Unioversity of Guelph scientist are in the vanguard of the drive to barcode all of the world's species.

University of Guelph scientists are in the vanguard of the drive to barcode all the world's species.
Photo Credit: cbc.ca

Canadians in the forefront of a daunting challenge: barcoding the DNA of the world’s species

If, as is sometimes said, audacity and humility are interesting reagents for change, Professor Paul Hebert is a man to be reckoned with.

Hebert is–among many, many other things–a professor in the Department of Integrative Biology at the University of Guelph, where he holds a Canada research Chair in Molecular Biodiversity and also heads the Biodiversity Institute of Ontario.

He does not think small.

Audacity? All Hebert wants to do over the next 20 to 25 years is lead a team of scientists and researchers to genetically index every one of the multicellular species on earth.

Professor Paul Hebert has set himself a giant task: to get the DNA barcode of all the world's species. We see him in a posed photo in a white dress shirt with the collar open. He wears glasses and his grey hair is receding. He has a look of determination on his face.
Professor Paul Hebert has set himself a giant task: to get the DNA barcode of all the world’s species. © Courtesy: University of Guelph

This is no small matter. There are likely 5,000 different species of bugs and insects in your backyard. Globally, estimates of the number of species range from 10 and 20 million.

The process is known as DNA barcoding, using a small set of genetic markers to uniquely identify any species that biologists can sample.

The project is called the Planetary Biodiversity Mission and it’s an idea Hebert has pushed for over 20 years.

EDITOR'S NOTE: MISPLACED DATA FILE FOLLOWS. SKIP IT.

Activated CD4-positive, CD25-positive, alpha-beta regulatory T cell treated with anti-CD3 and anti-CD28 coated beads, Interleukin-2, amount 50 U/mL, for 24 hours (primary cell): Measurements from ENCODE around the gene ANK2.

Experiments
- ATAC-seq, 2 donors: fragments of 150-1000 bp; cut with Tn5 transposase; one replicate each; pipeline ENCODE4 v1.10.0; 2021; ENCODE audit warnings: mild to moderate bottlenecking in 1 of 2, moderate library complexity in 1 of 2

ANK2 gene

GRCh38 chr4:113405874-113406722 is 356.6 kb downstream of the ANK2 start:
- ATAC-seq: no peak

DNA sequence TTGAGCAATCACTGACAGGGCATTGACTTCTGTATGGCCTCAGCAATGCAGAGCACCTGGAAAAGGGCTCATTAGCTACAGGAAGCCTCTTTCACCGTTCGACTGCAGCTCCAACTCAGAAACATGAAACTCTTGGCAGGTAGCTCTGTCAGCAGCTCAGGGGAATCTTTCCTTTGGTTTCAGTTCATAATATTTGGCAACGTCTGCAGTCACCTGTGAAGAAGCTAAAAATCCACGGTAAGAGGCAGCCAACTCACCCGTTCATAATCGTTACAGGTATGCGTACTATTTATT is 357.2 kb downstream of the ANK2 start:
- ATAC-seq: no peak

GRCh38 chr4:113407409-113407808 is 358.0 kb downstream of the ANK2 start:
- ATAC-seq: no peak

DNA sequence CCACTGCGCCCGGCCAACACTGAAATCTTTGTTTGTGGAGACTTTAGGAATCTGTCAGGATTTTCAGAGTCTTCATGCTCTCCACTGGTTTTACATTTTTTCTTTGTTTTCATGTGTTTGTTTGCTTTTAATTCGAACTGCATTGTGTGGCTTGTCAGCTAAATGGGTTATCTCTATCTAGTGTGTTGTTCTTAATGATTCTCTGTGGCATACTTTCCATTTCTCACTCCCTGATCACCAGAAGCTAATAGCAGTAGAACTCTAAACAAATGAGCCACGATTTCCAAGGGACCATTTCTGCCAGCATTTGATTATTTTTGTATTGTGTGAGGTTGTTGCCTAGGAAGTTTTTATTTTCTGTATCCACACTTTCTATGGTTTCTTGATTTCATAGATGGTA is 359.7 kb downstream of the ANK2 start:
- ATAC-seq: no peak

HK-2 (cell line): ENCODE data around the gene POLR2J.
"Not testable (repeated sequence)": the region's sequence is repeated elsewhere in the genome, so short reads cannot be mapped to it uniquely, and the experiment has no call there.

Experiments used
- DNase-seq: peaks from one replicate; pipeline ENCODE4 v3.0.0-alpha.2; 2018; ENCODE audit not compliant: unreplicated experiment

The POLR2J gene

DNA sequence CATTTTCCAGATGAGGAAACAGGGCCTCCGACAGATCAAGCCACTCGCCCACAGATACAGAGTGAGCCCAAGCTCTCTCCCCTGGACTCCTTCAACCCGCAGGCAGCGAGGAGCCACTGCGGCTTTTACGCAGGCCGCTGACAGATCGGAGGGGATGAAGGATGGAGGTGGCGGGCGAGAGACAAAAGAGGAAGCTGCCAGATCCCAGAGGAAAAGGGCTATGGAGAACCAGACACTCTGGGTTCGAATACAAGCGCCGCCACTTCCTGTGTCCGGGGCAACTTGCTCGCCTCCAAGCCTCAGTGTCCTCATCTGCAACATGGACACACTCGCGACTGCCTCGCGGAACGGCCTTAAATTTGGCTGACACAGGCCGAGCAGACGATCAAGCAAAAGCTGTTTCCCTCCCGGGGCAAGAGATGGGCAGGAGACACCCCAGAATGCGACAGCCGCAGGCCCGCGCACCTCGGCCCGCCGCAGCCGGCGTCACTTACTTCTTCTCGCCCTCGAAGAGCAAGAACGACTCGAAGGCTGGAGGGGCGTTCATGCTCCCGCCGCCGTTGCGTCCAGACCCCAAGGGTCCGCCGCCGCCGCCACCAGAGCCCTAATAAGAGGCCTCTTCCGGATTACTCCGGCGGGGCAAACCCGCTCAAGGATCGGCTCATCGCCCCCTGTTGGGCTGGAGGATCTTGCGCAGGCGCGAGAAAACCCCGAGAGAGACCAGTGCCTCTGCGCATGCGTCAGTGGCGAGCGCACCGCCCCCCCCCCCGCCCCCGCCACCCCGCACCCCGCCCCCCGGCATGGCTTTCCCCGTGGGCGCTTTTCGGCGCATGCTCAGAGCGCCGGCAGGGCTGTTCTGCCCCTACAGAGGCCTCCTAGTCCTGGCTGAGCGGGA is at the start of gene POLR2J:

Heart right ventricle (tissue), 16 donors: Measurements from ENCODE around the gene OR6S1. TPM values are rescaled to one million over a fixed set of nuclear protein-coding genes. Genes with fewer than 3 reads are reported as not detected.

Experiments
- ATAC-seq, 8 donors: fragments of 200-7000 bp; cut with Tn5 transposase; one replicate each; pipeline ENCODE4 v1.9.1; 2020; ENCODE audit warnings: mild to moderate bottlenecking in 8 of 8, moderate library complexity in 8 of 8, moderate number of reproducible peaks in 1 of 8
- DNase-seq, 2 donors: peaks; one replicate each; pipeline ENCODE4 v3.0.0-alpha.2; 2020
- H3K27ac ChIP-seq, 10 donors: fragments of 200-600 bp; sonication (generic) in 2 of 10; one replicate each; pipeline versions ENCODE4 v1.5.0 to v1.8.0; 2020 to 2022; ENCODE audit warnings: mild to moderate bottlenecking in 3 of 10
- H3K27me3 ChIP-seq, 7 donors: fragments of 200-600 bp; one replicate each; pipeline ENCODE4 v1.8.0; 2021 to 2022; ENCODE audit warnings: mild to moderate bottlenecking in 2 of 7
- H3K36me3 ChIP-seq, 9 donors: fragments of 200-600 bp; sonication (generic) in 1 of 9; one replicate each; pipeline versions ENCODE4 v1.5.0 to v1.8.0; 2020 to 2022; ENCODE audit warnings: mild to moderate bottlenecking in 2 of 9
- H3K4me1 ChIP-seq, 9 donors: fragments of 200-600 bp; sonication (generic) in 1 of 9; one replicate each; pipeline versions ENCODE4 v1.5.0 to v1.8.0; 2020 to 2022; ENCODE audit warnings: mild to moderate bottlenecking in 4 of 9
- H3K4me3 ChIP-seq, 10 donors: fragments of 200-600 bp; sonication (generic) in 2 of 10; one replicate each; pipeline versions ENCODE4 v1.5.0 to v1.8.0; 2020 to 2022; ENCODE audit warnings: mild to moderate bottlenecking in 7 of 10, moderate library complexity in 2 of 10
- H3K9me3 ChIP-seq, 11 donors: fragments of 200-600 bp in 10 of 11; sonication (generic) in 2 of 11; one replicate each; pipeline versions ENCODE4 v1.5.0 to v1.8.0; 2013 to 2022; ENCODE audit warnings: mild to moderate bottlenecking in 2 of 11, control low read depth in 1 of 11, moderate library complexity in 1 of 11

It grew from research paper in 2003, the same year he began work on DNA barcoding. In 2005, he launched the Canadian Barcode of Life Network. In 2010, he created International Barcode of Life.

The iBOL, now in its final stages, has genetically barcoded almost 500,000 species.

Next week, 500 researchers from universities, government labs, the private sector and NGOs

Now, Hebert is looking to up the ante.

Next week, more than 500 researchers from universities, governmental labs, the private sector and NGOs from more than 50 nations. The from more than 50 nations will gather in Guelph for the sixth International Barcode of Life Conference.

Delegates will celebrate the first five years and set up plans for the future. They also expect to establish a new scientific society and use the meeting to discuss first steps for the Planetary Biodiversity Mission.

Hebert will likely also work the floor, looking for ways to raise the $2.5 billion to fund the project he’s been backing for over two decades.

Professor Hebert spoke to RCI on Tuesday from his office at the University of Guelph.

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